Charles Lowery complained to his friend about lower back pain. He was seeking a sympathetic ear, but what he got was an honest assessment. His friend told him, I dont think your back pain is your problem; its your stomach. Your stomach is so big its pulling on your back.
In his column for REV! Magazine, Charles shared that he resisted the temptation to be offended. He lost the weight and his back problem went away. Charles recognized that Better is open rebuke than hidden love. Wounds from a friend can be trusted (Prov. 27:56).
The trouble is that so often we would rather be ruined by praise than saved by criticism, for truth hurts. It bruises our ego, makes us uncomfortable, and calls for change.
True friends dont find pleasure in hurting us. Rather, they love us too much to deceive us. They are people who, with loving courage, point out what we may already know but find hard to truly accept and live by. They tell us not only what we like to hear but also what we need to hear.
Solomon honored such friendship in his proverbs. Jesus went furtherHe endured the wounds of our rejection not only to tell us the truth about ourselves but to show us how much we are loved.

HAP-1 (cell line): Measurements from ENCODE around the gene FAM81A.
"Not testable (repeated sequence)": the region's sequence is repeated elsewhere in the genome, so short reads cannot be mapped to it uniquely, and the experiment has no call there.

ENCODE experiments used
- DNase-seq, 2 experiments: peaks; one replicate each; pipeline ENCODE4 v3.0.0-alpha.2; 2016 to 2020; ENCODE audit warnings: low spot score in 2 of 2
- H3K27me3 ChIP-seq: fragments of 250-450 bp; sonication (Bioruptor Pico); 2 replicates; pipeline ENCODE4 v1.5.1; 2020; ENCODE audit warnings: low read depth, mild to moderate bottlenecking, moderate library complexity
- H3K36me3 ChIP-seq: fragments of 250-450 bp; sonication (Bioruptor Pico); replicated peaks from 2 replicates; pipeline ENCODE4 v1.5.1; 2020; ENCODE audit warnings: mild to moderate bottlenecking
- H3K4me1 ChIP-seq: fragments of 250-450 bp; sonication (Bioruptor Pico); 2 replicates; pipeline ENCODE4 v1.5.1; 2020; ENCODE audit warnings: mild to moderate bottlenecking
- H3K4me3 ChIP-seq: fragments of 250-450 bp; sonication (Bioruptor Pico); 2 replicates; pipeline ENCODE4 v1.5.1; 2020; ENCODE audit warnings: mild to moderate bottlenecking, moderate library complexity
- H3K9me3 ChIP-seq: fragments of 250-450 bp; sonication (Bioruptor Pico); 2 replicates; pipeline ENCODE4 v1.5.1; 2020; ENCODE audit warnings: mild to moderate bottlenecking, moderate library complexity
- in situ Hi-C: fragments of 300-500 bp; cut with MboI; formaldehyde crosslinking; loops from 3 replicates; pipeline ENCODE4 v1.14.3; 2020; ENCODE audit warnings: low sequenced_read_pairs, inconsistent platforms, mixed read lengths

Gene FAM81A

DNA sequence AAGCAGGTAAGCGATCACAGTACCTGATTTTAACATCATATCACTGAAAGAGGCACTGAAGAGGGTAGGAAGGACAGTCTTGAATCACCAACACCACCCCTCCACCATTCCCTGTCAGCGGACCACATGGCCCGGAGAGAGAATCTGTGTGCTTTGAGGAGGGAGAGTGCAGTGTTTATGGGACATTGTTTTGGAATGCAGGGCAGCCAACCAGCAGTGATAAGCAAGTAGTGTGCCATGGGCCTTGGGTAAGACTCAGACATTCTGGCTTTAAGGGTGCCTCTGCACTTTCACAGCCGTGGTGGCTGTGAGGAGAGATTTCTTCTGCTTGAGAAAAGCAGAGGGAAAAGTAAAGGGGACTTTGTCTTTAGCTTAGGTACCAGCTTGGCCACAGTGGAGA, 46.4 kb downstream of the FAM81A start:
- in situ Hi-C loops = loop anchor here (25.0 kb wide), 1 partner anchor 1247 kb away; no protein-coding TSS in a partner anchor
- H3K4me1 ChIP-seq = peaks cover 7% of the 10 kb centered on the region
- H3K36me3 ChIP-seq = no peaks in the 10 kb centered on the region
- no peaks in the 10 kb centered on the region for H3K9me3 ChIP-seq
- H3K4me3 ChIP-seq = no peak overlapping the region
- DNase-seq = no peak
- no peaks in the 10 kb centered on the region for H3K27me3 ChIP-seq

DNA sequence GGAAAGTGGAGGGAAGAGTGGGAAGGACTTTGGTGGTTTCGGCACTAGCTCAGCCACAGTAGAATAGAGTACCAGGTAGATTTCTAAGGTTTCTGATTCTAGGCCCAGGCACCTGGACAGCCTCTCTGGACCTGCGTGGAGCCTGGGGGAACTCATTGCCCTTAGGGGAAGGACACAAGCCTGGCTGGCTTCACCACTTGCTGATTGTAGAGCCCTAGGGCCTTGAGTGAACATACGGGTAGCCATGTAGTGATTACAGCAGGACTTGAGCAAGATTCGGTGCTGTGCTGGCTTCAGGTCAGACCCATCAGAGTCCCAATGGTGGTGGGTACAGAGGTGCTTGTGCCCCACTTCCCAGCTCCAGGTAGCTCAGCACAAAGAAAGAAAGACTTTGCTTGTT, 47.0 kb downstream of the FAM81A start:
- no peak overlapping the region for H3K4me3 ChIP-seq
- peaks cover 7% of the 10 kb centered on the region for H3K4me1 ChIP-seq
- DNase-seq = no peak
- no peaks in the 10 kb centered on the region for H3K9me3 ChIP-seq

Ephesians 4:15 is a New Testament counterpart of Proverbs 27:6. It refers to two virtues that we must learn to keep in balancespeaking the truth and love. The word speaking is actually not an explicit part of the original Greek text, but is translated from a single verb. Some translators have suggested that the verb might better be rendered truthing it or truthifying it in love. The verb, when joined with in love, implies a lifestyle of integrity where truth is united with love. If we emphasize truth without love, then we can brutally hurt another person. On the other hand, if we express love at the expense of truth, we can fail to caringly confront some sin or problem that genuinely needs to be faced.